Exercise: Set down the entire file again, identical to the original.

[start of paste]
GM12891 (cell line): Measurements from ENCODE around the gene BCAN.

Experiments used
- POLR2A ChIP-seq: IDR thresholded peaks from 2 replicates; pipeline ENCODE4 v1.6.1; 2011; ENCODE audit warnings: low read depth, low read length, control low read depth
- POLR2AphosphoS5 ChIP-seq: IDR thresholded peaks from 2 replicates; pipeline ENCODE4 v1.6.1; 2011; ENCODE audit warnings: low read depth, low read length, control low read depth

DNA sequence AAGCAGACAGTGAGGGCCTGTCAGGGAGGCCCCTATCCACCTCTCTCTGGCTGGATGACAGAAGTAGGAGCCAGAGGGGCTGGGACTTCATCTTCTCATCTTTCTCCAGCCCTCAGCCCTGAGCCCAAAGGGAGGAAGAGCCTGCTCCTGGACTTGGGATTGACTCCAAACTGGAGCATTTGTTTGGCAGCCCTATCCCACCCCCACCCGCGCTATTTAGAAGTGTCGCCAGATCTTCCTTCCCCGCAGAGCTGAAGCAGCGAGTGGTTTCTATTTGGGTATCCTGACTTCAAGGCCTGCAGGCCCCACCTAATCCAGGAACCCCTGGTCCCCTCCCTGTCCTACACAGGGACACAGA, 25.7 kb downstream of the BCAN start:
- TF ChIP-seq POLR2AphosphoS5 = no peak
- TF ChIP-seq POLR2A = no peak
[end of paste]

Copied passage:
GM12891 (cell line): Measurements from ENCODE around the gene BCAN.

Experiments used
- POLR2A ChIP-seq: IDR thresholded peaks from 2 replicates; pipeline ENCODE4 v1.6.1; 2011; ENCODE audit warnings: low read depth, low read length, control low read depth
- POLR2AphosphoS5 ChIP-seq: IDR thresholded peaks from 2 replicates; pipeline ENCODE4 v1.6.1; 2011; ENCODE audit warnings: low read depth, low read length, control low read depth

DNA sequence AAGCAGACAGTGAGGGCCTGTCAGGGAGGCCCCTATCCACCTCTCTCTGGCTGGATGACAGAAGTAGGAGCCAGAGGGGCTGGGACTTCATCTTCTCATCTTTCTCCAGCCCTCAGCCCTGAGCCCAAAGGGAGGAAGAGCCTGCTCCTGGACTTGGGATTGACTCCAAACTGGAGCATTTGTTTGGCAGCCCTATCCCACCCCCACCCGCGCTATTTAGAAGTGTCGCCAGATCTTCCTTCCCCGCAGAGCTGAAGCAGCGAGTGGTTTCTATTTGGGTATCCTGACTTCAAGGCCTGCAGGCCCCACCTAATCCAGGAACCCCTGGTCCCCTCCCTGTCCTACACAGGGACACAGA, 25.7 kb downstream of the BCAN start:
- TF ChIP-seq POLR2AphosphoS5 = no peak
- TF ChIP-seq POLR2A = no peak